Follow-up and outcome of interventions: the case was discussed in multidisciplinary meeting and patient follow-up was chosen. The patient is currently (Figure 1C) doing well and is under periodical consultations in the oncology center.

Informed consent: the study was approved by the Research Ethics Committee of the Federal University of Piauí (CEP-UFPI), with report 5.382.151. The patient signed the free informed consent term (FICT).



Discussion Up    Down

Syringomatous tumor of the nipple (SyT) is a rare type of tumor that usually manifests itself as a solitary unilateral lesion of the nipple areolar complex, measuring 1 to 3 cm in diameter. Fewer than 60 cases of the disease have been reported. It is an underdiagnosed tumor, due to its rare appearance and similarity to other types of tumors. SyT occurs in patients ranging from 11 to 76 years of age. Mean age at the time of presentation is 40 years of age. Nipple discharge may occur, but it is uncommon. However, the presence of tenderness and itchiness are more common symptoms. Macroscopically, these masses are usually irregular and less well-defined, brownish, or gray. Nevertheless, these tumors may also manifest as well-defined masses. It is common for these tumors to appear as a firm solitary mass in the subareolar or mammillary region as occurred in the current case described. Nevertheless, these tumors may also occur within the breast parenchyma [4]. Findings in imaging diagnostic tests for SyT may be quite like those of malignant tumors, therefore is difficult to differentiate SyT from carcinomas by tests only, such as ultrasonography, mammography, and magnetic resonance imaging. Ultrasound of SyT shows a solid poorly defined nodule with heterogenous internal echoes. On mammography, STN usually appears as a high-density lesion in the subareolar region with irregular shape, formation of spindles and foci of microcalcifications [2].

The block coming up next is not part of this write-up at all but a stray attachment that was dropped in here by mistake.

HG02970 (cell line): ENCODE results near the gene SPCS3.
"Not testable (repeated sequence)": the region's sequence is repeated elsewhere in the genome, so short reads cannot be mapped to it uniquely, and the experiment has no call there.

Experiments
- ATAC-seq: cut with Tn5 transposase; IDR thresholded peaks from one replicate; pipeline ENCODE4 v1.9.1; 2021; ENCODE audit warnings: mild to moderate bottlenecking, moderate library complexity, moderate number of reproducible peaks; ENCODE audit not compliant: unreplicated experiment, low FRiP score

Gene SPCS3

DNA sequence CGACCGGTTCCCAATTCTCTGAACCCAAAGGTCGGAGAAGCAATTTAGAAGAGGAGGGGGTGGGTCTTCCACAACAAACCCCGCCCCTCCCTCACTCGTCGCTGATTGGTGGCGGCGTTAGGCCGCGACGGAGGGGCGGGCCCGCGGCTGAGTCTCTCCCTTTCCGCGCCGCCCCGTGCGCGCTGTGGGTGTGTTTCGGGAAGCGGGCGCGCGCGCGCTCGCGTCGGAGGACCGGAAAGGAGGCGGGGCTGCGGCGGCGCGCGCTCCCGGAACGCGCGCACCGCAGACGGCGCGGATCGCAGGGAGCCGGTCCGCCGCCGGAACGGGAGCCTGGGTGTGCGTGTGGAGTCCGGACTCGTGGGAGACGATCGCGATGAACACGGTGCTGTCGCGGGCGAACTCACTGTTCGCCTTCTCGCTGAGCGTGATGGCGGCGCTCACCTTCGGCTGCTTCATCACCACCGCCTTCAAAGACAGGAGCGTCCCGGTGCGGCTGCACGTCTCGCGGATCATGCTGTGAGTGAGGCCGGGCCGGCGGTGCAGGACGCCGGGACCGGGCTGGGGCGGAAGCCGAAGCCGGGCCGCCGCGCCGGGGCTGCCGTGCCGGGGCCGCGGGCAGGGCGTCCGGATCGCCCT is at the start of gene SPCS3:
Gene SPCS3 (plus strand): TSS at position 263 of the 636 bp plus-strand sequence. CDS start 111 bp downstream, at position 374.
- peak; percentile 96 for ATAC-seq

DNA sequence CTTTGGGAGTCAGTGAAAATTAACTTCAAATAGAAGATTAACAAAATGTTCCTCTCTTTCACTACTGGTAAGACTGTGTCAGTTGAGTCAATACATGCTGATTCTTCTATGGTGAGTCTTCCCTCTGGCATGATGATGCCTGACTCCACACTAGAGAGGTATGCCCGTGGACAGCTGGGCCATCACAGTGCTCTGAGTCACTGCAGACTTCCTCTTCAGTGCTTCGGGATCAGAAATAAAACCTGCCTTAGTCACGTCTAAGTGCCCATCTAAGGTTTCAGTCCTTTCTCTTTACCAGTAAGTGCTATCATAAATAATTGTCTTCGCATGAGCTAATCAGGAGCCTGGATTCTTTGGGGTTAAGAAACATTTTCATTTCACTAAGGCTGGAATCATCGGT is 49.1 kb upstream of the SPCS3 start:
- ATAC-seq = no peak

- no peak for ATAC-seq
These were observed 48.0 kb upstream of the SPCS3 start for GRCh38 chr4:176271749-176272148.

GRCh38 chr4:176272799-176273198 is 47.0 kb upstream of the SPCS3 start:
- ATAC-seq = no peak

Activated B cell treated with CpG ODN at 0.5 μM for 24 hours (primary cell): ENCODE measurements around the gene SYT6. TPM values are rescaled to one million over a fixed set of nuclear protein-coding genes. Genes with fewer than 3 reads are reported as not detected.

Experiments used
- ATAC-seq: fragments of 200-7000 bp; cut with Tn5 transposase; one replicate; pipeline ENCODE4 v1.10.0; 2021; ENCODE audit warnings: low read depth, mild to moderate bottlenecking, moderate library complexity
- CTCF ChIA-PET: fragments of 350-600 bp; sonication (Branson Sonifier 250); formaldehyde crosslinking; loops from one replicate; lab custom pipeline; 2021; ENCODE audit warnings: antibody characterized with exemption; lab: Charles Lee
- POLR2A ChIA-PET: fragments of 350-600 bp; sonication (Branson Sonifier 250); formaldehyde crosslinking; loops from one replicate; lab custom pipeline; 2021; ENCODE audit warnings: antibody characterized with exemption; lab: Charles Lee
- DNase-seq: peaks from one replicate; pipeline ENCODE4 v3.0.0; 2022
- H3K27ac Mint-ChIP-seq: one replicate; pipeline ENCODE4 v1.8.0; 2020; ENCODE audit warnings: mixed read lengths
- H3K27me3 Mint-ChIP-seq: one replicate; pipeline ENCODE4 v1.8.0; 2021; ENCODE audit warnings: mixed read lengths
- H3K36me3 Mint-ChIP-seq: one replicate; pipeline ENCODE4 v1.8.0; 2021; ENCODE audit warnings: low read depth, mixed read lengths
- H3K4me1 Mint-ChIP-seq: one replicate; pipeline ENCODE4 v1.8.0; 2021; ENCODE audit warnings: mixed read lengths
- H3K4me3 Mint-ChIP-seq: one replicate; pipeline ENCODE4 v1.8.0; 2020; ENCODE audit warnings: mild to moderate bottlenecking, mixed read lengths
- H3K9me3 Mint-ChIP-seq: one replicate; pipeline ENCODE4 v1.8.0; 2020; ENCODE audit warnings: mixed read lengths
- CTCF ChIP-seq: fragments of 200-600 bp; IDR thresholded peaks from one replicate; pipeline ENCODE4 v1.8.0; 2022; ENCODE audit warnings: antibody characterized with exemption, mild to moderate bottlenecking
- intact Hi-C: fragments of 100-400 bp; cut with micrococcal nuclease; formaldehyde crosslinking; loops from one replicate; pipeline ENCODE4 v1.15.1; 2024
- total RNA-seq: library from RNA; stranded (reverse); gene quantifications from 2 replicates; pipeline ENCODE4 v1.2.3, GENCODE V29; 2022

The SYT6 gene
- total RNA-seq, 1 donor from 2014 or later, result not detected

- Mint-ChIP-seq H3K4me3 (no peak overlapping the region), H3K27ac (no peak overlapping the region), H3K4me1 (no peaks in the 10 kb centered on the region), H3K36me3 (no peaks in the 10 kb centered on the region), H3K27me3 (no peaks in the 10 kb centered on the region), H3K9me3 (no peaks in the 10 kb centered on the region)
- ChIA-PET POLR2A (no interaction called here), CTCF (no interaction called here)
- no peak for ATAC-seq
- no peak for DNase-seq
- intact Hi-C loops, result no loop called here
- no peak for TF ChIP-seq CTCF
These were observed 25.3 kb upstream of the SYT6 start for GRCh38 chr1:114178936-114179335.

Due to these similarities, a histological exam is required for diagnosis of SyT. Histologically, this type of tumor has elongated, irregular infiltrative ducts and tubules, involving smooth muscle bundles of the surrounding deep dermis and nipple stroma, with the shape of a comma or teardrop, which helps differentiate this tumor from other lesions [5]. The main differential diagnoses include adenoma of the mammillary duct, well-differentiated tubular carcinoma, and Paget´s disease of the nipple. In general, adenoma of the nipple causes skin ulceration. It is more circumscribed and does not involve smooth muscle bundles. In contrast, tubular carcinoma tends to occur more deeply in the outer upper quadrant of the breast. If the tubular carcinoma extends to the nipple, it may cause nipple retraction and Paget´s disease [6]. Optimal early management of SyT is complete tumor resection with histologically negative margins since there may be local tumor recurrence in incompletely excised lesions. Therefore, a new excision is recommended in case of positive tumor margins. Nevertheless, metastatic disease in SyT patients has not been described in the literature to date [6].



Conclusion Up    Down

The current case shows that despite positive tumor margins, the patient refused to be reoperated after a broad discussion with the surgical team. Thirteen (13) months after the diagnosis was made (September 3, 2021 - October 16, 2022), she still has no evidence of local recurrence and continues to receive periodical clinical follow-up at the oncology center.



Competing interests Up    Down

The authors declare no competing interests.



Authors' contributions Up    Down

Ana Vitória de Jesus Félix, Larissa Vasconcelos Silva, Rafael Everton Assunção Ribeiro da Costa, Maria Júlia Andrade Pereira Soares, Raniere Francisco de Oliveira Sobrinho, Maria Clara Amorim Silva: study design, data acquisition, quality control of data, data analysis and interpretation, wording and review. Raimundo Gerônimo da Silva Júnior, Sabas Carlos Vieira: study design, acquisition, quality control, analysis and interpretation of the data, wording, and critical review. All the authors approved the final version to be published.



Figures Up    Down

Figure 1: A) lesion in the left nipple (indicated by the arrow); B) aspect of the breast after mastopexy with prosthesis inclusion; C) final aspect of the nipple after excision of the lesion

Figure 2: A,B) hematoxylin-eosin (HE) histopathology study (magnification of x 100 in both slides)



References Up    Down